McDonalds Pasta See Things
McDonald’s Australia has a charming advertising campaign promoting Pasta Zoo, the new line of children’s pasta-based happy meals. The McDonald’s spot ‘See Things’ shows how a child’s imagination weaves a sense of wonder and fantasy into everyday life. A young girl experiences a playground slide as a UFO before leaving with her brother and mother. While waiting at roadworks the brother imagines the excavator has come alive. Finally they reach their destination – a McDonalds restaurant. The children perceive the fantastic playground in a different way to their mother. As they eat their Zoo Pasta happy meal the boy imagines that he’s developed a bionic arm.
Click on the image below to play the See Things video in YouTube
The Pasta Zoo advertising campaign was developed at Leo Burnett, Sydney, by creative director Mark Collis, copywriter Kate Burt, art director Peter Majarich and agency producer Simone O’Connor.
Editor was Drew Thompson at Guillotine.
Post production was done at Fuel VFX, Sydney, by VFX supervisor Simon Maddison, VFX producer Dave Kelly, Lead Flame Artist Karen Fabling, Flame Artist Howard Hill, Character Designer Ben Kovar, Designer Eddy Herringson and 3D team members Mike Bain, Eleni Diakomichalis, Chris French, Dave Henderson, Gerard Van Ommen Kloeke, and Grant Warwick.
Notes from Fuel
Fuel VFX Supervisor, Simon Maddison led the Fuel design department to create the various fantasies, a UFO that transforms into a piece of playground equipment; a backhoe that resembles a brontosaurus; and a robotic arm that is just perfect for tucking into McDonald’s new Pasta Zoo menu.
Fuel was given a lot of creative freedom from the agency, Leo Burnett Sydney, and the director, Sydney Film Company’s Josh Baker, to run with a lot of different design ideas. Simon Maddison, a childhood Lego addict and science nut, loved working with Josh and Fuel’s concept artist Ben Kovar on the technology behind the designs. The UFO, for example, was inspired by hovercraft’s, jet packs and the look of early moon-landing hydraulics.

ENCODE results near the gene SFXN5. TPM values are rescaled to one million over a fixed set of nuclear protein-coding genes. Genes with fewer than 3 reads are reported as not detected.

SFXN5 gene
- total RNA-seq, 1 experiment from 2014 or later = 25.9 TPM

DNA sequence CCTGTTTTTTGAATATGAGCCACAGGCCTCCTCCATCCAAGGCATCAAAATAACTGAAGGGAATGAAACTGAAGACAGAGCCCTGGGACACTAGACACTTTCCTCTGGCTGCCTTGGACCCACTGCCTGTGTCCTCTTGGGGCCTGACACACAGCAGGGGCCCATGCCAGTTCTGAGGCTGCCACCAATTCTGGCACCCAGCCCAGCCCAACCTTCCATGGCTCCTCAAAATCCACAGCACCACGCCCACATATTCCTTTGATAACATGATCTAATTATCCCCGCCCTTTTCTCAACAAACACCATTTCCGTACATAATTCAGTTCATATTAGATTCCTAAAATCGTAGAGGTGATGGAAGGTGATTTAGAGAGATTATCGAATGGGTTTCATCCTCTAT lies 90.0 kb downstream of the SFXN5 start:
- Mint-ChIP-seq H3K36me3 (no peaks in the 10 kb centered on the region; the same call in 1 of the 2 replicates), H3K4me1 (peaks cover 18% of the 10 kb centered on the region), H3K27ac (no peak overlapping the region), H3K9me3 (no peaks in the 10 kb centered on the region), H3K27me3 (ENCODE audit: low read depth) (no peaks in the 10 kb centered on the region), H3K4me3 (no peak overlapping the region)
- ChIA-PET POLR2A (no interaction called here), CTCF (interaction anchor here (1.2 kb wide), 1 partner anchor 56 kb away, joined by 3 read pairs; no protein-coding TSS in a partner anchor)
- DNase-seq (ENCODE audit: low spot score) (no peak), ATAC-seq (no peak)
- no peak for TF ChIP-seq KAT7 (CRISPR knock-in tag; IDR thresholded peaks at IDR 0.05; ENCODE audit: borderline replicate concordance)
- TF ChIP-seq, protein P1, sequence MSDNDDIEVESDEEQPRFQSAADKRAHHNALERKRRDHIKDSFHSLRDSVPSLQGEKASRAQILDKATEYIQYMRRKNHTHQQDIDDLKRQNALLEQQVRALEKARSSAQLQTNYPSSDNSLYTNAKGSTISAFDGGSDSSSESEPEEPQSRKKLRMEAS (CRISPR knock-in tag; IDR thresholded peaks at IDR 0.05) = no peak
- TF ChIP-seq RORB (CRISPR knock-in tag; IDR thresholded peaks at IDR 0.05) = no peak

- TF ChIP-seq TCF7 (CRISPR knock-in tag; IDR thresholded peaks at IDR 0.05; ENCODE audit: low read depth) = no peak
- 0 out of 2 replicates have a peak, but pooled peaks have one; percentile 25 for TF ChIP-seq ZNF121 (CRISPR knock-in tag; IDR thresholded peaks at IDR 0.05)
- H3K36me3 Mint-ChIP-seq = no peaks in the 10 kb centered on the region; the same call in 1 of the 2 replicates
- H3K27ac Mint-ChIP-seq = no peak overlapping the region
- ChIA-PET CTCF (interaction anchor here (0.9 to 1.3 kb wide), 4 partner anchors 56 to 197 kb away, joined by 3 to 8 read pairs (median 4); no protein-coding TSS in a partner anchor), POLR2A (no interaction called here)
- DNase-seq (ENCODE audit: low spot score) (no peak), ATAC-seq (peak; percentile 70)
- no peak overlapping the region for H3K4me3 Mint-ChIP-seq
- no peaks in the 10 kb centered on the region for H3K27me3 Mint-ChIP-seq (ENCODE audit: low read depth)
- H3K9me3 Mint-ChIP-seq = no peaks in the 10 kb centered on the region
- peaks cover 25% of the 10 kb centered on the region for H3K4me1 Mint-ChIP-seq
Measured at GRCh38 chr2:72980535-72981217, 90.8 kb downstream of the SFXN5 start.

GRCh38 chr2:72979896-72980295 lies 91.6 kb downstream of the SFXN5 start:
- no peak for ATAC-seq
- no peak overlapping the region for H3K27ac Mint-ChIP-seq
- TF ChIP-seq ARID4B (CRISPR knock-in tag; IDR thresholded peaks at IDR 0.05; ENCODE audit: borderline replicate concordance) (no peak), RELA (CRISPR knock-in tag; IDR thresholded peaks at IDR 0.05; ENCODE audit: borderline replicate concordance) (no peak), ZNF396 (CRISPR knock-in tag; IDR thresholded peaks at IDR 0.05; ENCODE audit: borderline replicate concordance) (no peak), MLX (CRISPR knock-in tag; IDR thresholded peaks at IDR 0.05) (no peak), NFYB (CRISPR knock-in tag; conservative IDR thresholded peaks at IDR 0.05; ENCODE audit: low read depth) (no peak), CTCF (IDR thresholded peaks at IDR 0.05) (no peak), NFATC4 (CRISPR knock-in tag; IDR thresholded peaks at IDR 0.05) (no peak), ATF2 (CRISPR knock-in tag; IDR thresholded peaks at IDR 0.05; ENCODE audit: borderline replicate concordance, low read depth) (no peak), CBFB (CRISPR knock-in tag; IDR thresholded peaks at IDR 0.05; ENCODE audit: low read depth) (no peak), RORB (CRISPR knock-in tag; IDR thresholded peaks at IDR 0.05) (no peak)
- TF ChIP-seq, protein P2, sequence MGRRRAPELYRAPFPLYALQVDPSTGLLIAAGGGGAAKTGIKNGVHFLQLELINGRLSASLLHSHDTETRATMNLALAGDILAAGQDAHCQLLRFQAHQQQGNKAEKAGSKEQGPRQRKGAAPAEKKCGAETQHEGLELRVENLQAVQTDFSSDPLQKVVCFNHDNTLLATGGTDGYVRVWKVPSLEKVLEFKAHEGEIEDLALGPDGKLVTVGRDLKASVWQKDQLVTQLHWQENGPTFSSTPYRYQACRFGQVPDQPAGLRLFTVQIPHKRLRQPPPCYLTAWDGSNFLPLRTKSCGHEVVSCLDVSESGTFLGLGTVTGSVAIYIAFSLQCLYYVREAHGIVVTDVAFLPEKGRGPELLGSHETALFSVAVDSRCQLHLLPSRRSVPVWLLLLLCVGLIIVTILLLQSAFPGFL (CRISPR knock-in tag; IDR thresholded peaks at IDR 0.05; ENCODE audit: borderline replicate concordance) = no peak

Fuel’s on-set philosophy is to use VFX techniques that are as non-disruptive and as simple as possible and this was particularly the case during the shoot for ‘See Things’. “Especially when working with children you have to minimise their stress or fatigue. And whatever makes the shoot more relaxed for the talent, the director and crew the better,” Simon explains. “The UFO scene is a good case in point. The script requires that a small girl land a spaceship in a suburban park. Fuel initially considered a crane and harness but soon disregarded that option. After some testing in the Fuel car park, we decided to shoot the girl as a separate element on green, that would then be placed into the 3d spaceship on a “card” (a simple 3d plane with the plate of the girl mapped onto it).”
You and I don’t always see eye to eye.
That’s OK – you’ve got an alibi.
‘Cause you don’t see the things I see.
It’s not that you’re wrong
I just see things differently
Things pass you by…
…You don’t see the things I see
No you don’t see the things I see.
The Pasta Zoo Happy Meal includes ten pieces of animal shaped pasta, Zoo Goo dipping sauce, Ripper Gripper to make dipping fun, a cup of milk, a milk flavouring Sipahh straw plus a toy.